Home Guru

The All-Important Front Door as a Selling Point

Opinion Advocates for ideas and draws conclusions based on the author/producer’s interpretation of facts and data.

We are part of The Trust Project

By Bill Primavera

Having lived very happily at Trump Park for some years, I can think of only one drawback to living in a delightfully maintenance-free condo situation. Only one! We’re not allowed to paint our individual unit front doors, and quite understandably: We can’t have chaos reign in our condo hallways. All of our doors are painted a simple off-white.

I’m sure that no one else in this building has thought of this as a drawback, but in my case, we’re dealing with a compulsive front-door painter.

I don’t know how many times I painted and repainted my front door when I lived in a large historic single-family house. To me, this was always the main freshening-up ploy. When I represent the owner of a single-family house for sale, I always consider the condition of the front door and whether it needs repainting, or even replacement.

With one of my recent listings, the owners agreed with me that they should paint the front door. But wait, what color should it be painted, they asked me?

I asked what colors they liked; on top of their list was white. Now, there’s a problem, I thought.

Color pundits and feng shui consultants say that a front door should never, ever be painted white. It’s a cardinal rule. The theory is that the door should relate to the landscape in some way, and pure white is rarely found in nature.

Would you consider making a change with that, I asked?

I suggested a color that I always recommend to my clients whose front door needs painting: red, and a specific red, Benjamin Moore Burgundy. I’ve done much research on the psychology and the feng shui of painting a front door red that could take several articles to relate, but let me give you the rundown here in abbreviated form.

The psychology of the color red is that it conveys passion, interest, vitality and welcomeness. There is a long-forgotten tradition in early American travel that bears this out. When lodging was sparse in horse and carriage days, families who were willing to welcome traveling families into their homes to spend the night would signify that message by painting their doors red.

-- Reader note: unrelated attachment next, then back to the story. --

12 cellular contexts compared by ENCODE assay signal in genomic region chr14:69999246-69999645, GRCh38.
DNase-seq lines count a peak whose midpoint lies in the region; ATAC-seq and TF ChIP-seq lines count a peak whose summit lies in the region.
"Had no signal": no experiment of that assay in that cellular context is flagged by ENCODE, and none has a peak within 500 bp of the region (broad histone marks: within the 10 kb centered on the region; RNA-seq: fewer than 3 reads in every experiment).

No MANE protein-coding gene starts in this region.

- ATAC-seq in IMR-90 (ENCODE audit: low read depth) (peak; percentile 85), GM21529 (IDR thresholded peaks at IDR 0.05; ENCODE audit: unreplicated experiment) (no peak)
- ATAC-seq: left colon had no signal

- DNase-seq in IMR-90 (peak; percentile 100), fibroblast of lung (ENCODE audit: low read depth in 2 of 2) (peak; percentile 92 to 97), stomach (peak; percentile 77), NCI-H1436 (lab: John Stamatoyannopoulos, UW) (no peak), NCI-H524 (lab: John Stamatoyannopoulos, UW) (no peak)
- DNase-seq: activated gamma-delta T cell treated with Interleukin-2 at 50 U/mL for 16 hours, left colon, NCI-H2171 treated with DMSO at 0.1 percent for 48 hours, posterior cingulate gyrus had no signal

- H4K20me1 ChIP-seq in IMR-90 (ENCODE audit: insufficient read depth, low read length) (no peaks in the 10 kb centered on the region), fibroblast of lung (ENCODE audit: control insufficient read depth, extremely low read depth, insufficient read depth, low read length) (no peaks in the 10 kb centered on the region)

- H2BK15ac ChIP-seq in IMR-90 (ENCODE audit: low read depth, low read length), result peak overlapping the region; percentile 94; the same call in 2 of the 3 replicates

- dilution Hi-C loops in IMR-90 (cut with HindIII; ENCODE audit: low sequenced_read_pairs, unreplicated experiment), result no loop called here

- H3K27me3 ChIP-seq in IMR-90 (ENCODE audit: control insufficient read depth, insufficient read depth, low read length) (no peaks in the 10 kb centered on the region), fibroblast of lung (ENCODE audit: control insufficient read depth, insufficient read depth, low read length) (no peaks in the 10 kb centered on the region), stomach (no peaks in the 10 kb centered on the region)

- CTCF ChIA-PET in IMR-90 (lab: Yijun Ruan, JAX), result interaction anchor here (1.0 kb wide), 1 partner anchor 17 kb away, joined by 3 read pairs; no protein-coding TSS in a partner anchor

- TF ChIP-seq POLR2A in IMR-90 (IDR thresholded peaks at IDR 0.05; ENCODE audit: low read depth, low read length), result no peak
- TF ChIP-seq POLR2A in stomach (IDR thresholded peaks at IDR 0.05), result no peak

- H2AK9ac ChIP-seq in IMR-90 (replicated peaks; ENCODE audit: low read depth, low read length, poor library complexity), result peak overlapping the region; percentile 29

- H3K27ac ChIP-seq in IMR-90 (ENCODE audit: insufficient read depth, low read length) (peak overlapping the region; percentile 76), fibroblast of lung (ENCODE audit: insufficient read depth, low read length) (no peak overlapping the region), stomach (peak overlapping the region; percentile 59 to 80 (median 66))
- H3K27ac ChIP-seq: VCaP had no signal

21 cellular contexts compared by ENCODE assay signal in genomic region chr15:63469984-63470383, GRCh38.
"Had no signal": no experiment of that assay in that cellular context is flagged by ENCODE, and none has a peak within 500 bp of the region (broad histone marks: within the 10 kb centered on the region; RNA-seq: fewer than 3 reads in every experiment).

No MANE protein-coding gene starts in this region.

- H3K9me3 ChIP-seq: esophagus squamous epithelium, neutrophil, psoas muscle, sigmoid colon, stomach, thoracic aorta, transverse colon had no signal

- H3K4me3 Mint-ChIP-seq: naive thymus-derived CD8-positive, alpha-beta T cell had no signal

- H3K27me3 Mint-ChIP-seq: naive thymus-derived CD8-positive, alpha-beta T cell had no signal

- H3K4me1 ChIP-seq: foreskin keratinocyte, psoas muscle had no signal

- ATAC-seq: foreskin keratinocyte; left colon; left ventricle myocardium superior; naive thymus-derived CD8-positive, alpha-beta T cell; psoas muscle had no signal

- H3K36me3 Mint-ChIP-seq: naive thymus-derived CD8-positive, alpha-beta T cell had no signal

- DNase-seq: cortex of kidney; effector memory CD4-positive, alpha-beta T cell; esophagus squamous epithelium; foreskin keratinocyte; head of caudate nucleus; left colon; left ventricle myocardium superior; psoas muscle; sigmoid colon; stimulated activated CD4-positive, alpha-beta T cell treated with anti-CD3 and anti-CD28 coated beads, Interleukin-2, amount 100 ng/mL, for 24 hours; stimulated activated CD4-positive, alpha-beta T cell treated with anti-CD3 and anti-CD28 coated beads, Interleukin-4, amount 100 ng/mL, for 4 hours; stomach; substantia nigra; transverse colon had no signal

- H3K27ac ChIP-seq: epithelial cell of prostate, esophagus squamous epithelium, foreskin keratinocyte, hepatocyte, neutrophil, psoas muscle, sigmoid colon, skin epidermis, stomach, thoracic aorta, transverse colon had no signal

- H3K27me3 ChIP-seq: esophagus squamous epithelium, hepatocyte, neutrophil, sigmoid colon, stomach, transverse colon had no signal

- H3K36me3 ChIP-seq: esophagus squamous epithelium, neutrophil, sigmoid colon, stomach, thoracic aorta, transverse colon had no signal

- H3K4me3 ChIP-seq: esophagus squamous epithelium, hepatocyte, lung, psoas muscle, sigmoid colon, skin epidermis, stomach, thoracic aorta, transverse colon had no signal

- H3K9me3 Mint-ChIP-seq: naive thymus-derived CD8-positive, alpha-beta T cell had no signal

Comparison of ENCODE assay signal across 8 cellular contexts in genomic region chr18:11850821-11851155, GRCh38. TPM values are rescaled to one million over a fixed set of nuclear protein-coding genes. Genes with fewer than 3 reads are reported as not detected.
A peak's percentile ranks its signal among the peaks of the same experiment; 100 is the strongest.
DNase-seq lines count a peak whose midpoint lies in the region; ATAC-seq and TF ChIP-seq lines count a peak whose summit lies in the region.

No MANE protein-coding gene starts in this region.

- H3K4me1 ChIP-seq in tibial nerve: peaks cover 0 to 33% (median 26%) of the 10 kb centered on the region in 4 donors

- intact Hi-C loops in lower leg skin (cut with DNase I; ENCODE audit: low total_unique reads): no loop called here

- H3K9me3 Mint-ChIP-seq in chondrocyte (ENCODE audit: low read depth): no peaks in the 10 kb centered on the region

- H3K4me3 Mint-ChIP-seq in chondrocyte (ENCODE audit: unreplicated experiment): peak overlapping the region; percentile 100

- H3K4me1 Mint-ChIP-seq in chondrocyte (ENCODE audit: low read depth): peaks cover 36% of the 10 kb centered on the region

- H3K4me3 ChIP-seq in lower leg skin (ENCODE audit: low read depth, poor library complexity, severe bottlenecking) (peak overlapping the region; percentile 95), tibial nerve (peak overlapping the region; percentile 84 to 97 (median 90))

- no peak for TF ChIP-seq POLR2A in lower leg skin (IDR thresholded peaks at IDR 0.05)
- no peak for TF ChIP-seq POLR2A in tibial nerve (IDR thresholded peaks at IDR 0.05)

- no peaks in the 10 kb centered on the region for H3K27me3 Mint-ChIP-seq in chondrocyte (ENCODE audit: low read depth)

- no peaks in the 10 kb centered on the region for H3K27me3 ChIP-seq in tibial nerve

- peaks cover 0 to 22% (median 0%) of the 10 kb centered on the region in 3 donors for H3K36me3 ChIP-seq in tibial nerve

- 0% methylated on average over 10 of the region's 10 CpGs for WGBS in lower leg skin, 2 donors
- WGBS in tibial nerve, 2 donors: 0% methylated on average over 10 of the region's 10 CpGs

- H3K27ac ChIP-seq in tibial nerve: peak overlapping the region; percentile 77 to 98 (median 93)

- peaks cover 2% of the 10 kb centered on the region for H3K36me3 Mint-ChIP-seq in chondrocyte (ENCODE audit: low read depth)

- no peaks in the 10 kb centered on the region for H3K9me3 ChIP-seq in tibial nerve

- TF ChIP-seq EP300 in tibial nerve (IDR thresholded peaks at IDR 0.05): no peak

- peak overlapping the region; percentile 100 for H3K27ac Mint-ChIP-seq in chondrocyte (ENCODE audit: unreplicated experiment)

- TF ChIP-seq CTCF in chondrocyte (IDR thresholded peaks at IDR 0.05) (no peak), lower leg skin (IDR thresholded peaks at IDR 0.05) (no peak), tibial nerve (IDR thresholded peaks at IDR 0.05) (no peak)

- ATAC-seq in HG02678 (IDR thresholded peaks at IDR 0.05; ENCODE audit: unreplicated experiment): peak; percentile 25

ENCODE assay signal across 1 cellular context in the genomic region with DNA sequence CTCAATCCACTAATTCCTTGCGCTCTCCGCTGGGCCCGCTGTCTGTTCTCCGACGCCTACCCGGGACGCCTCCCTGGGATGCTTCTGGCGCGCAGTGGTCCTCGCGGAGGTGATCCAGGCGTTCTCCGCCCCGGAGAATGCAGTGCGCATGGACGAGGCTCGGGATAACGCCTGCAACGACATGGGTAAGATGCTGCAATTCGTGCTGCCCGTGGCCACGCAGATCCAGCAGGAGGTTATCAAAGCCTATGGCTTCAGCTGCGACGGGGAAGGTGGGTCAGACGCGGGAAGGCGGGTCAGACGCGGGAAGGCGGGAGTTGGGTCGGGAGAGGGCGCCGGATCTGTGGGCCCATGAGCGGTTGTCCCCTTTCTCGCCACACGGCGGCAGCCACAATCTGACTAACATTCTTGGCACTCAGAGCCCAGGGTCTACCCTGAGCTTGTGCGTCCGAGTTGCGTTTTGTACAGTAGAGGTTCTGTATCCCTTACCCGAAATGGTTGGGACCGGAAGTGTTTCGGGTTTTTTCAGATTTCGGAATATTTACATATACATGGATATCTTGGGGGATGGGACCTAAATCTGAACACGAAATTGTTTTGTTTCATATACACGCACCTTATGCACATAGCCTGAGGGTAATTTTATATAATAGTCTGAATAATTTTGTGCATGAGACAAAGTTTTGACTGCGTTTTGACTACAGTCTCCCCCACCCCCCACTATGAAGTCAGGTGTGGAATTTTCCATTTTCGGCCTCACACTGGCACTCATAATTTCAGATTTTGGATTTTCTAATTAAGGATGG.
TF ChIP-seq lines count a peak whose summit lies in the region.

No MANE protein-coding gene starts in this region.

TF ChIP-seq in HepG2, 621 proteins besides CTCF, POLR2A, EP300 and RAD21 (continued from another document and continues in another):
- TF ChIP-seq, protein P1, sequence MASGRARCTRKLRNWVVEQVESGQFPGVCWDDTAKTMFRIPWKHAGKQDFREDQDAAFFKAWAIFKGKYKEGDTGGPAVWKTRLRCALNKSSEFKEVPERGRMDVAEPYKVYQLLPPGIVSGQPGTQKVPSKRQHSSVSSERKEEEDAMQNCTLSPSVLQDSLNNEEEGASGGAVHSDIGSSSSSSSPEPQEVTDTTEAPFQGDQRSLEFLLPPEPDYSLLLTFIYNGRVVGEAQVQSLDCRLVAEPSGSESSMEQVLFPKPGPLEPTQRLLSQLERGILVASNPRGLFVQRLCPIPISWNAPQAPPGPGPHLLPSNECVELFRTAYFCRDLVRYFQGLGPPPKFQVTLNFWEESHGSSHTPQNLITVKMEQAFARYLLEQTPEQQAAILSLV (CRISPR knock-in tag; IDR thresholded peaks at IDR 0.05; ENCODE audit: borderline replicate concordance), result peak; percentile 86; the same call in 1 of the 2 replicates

In Biblical times, the Hebrew slaves were instructed to smear blood of a lamb on their front doors to protect their first born from the angel of death. And in early Catholic churches, doors were painted red to represent the blood of Christ. Passing through the door meant that you were on holy ground.

In Scotland, homeowners paint their front door red to signify that they had paid off their mortgage. And someplace I read that a study revealed that people who live behind a red door are the happiest. (Is that skewed in my mind in some way to those who had paid off their mortgage, I wonder?)

Of course, all this reflection about a front door’s color is only academic if the door itself is not in good condition.

The front door can be the key to a home’s personality, either reflecting the condition of the space within – or contradicting it. A beautiful, sturdy door with quality hardware greets the visitor with a confident hello; a weathered door, perhaps out of alignment, with old or poorly functioning hardware, conveys something quite different about the house, something unappealing.

Just as a person is judged within a few seconds of a first meeting, a house is judged in great part by the condition, functionality and look of its front door. When showing properties to prospective buyers, I’m always surprised to find when owners have upgraded an older home, but have not paid proper attention to the front door and its hardware.

If the door is warped and if the hardware is tarnished and in poor working order, the entire house can seem outdated. Just slapping a fresh coat of paint on it won’t solve the problem.

So consider the condition of the front door first, then the color. While the front door serves to withstand the elements, help toward energy efficiency and provide protection for the home, visitors react to it aesthetically, or even psychologically. If the door is attractive and in good shape, that perception extends to the entire household – and to its owner as well.

For those of you with a bent toward feng shui, you know that the front door is the main source of a house’s energy. But practically and simply put for both curb appeal and resale value, spruce up the front door and, in a sense, you have a new home. Paint it red, and you have a home run on every level.

Bill Primavera is a realtor associated with William Raveis Real Estate and founder of Primavera Public Relations, Inc. (www.PrimaveraPR.com). To engage the services of The Home Guru to market your home for sale, call 914-522-2076.

We'd love for you to support our work by joining as a free, partial access subscriber, or by registering as a full access member. Members get full access to all of our content, and receive a variety of bonus perks like free show tickets. Learn more here.